After the interactive webinar you will receive 

  • Recording of the video
  • PowerPoint Slides
  • Curated resources to support international students in the job search

Length of the webinar

  • 90 minutes with plenty of breaks for Q&A

Ready to sign up?

>>> Click here to go to the Crowdcast platform to RSVP <<<

Here’s a peek at the easy-on-your-eyes slides:




What if college majors were designed more like General Assembly programs?

What if college majors were designed more like General Assembly programs?

International Education Marketing

My love affair with General Assembly continues. I’m slightly obsessed with their user experience design program. My love of ethnography, problem solving, and communication has me dreaming of a job in user experience. (true dream job: travel ethnographer). Some day I’ll take a sabbatical from my current dream job and take a GA course. For now I’m window shopping.

When I get an email from General Assembly I click. I click because they’ve got a strong email marketing game. I’m sure I’ve got a mighty fine behavioral score. But I return to their website each time because I know that I’ll find a landing page that answers all my questions: So what’s really going on in this course? How much is it? What will I learn and what can I do when I’m done? 

With an admissions-focused communication and design style, General Assembly nails it. They communicate all the program information a prospective student needs in a single place. Their landing pages are also quite easy on the eyes (hello white space!).

Now compare this experience to university websites. Imagine you’re an eager prospective college student, ready to learn all the things. Take a look at the computer science major at Stanford or MIT’s computer science programs page. As you explore your future major, try finding the cost of their programs or career outcomes. Get a feel for the work students get to do or look up faculty. Can you find that information? If you did, how does the experience feel?

Chances are it feels like a chore. And that’s a shame because both schools have killer courses, rockstar faculty, and plenty off opportunities (including scholarships). Now imagine if those college majors read more like General Assembly programs.

Here’s why GA’s prospective student experience works so well:

Clear Learning Goals


No mysteries here. Bold headings tell me exactly what I’ll learn in a clear outline featuring succinct descriptions. Did I mention it’s oh so easy.on.the.eyes?

Financial Aid and Cost

Screen Shot 2015-10-12 at 12.04.37 PM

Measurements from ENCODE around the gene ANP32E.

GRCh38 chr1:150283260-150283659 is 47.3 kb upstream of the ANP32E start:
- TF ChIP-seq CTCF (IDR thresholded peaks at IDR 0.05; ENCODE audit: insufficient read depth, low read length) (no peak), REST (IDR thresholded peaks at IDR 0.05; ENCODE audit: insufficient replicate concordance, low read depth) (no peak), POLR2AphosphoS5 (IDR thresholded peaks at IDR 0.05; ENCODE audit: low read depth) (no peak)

Cost is the top factor in college decision making. GA doesn’t hide their program costs and includes the price right alongside the curriculum. I don’t have to play the guess-and-click game to track down the tuition (and ways to pay for it) elsewhere on the site.

Career Tie In with Company and Alumni Spotlights



Career prospects are a key enrollment driver for prospective students, right up there with affordability and academics. As a prospective student, I can visualize a future at the end of the program. If I’m feeling extra motivated (and I am because I’ve had to do so little work so far) I can research the companies that hire in this field.

Put simply, the prospective student experience with General Assembly programs is down right enjoyable. I feel excited and motivated when I look at their programs. I’m not burdened with hunting down important decision-making information; it’s all served up in one scrollable, mobile friendly package. The experience makes me return to the program again and again.

Grant it, General Assembly offers career accelerator programs not degrees. Plus Stanford and MIT can kick back and ignore user experience because they have gleaming reputations that seem to make the user experience all but irrelevant. But marketing and communication teams in institutions without shiny brands should take note and adapt accordingly.

Can higher education marketing teams create better, more enjoyable experiences for prospective students? It’s remains to be seen. A recent analysis on the failure of schools to adapt to an admissions focused experience on mobile doesn’t inspire hope. University departments are so siloed that it takes a feat of mental gymnastics to imagine career services sharing a digital space with academic departments. With the cost of a college education now synonymous with crushing debt and delayed life events, higher education marketing teams may cringe at being so up front and center about their tuition cost.